• Gene expression. 1, 25- OH-D3 binds to vitamin D receptors in immune cells which upregulates production of several antimicrobial molecules (Liu et al, 2006).
  • Gut microbiome interactions. The gastrointestinal tract and its contents represent 70% of an animal’s immune system.  Several vitamins, including vitamin D, directly influence composition and diversity of the microbiome.

Vitamins have diverse roles in supporting growth, production, and homeostatic functions including immunity. Our increased understanding of these roles is reflected in dsm-firmenich OVN Optimum Vitamin Nutrition®  supplementation guidelines for animal feed.  The relative importance of vitamin supplementation increases during special production challenges, such as non-antibiotic programs.

(References available on request).

Published on

21 August 2023


  • Poultry
  • Swine
  • Ruminants
  • Aquaculture
  • Vitamins

Related Articles

  • Vitamin E: Improving Color Case-Life and Quality in Beef

    Vitamin E: Improving Color Case-Life and Quality in Beef

    17 Jun 2024

    Vitamin E, recognized for its antioxidant properties, plays a significant role in meat products' color stability and shelf life. This article explores the impact of Vitamin E on the color case-life of meat, a crucial factor in marketability and consumer perception.

  • Q3 Vitamin Market Update: Rising Prices and Supply Challenges in the Vitamin Industry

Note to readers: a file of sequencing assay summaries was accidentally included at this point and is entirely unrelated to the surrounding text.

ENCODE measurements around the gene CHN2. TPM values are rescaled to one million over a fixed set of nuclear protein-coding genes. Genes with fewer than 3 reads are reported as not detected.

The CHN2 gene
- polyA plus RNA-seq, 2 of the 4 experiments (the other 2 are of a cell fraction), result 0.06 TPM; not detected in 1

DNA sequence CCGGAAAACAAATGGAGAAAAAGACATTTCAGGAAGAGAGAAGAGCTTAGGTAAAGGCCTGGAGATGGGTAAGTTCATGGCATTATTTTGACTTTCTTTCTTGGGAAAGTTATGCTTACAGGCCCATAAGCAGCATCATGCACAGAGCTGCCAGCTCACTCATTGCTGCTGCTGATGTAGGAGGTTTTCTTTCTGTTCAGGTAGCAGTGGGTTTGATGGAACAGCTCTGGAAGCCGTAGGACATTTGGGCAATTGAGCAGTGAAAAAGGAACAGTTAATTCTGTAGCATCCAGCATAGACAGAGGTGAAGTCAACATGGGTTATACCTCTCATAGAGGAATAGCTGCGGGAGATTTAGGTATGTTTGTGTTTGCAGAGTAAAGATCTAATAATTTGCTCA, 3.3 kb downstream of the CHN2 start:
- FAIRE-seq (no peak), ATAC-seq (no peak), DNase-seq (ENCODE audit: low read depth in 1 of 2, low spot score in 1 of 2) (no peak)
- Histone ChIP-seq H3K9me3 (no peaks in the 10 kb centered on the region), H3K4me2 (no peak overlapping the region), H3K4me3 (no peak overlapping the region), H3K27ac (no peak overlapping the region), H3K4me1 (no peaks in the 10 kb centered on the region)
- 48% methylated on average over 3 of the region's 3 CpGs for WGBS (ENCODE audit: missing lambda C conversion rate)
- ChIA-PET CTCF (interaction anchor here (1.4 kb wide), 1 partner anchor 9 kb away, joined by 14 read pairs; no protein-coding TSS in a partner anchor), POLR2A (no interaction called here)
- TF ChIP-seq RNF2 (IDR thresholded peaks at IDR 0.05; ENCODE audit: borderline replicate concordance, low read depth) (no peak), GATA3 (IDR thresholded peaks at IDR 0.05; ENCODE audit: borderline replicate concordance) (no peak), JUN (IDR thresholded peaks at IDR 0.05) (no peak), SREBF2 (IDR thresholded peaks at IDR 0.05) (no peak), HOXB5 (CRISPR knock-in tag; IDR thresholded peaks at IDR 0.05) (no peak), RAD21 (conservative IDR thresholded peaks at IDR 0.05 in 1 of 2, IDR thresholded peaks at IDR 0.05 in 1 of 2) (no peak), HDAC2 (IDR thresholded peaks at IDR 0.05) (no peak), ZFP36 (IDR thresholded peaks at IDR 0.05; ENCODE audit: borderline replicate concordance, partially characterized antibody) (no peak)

Q3 Vitamin Market Update: Rising Prices and Supply Challenges in the Vitamin Industry

    17 Jun 2024

    The vitamin market is currently navigating through a period of dynamic changes and opportunities. Recent supply disruptions, maintenance shutdowns, and evolving global market conditions are influencing price movements across various vitamins. From Vitamin E to Vitamin B12, producers and buyers are responding to a landscape marked by reduced supply, increased costs, and shifting demand. This environment not only highlights the resilience and adaptability of the market but also presents unique prospects for strategic purchasing and planning.

  • Q2 Vitamin Outlook

    Q2 Vitamin Outlook

    18 Mar 2024

    The vitamin market continues to navigate through a period of volatility and change. While certain segments are witnessing price firming due to limited spot supply and post-CNY uncertainties, others are faced with oversupply concerns and production disruptions. The return of Chinese market participants from holidays could introduce new dynamics, potentially influencing market trends and pricing strategies for the upcoming negotiations. As manufacturers and distributors adapt to these evolving conditions, it is essential for industry players to remain agile and responsive to market and supply shifts. Looking ahead, careful monitoring of supply chain dynamics and consumer demand, will be crucial for navigating the vitamin market landscape and capitalizing on emerging opportunities.


You are being redirected.

We detected that you are visitng this page from United States. Therefore we are redirecting you to the localized version.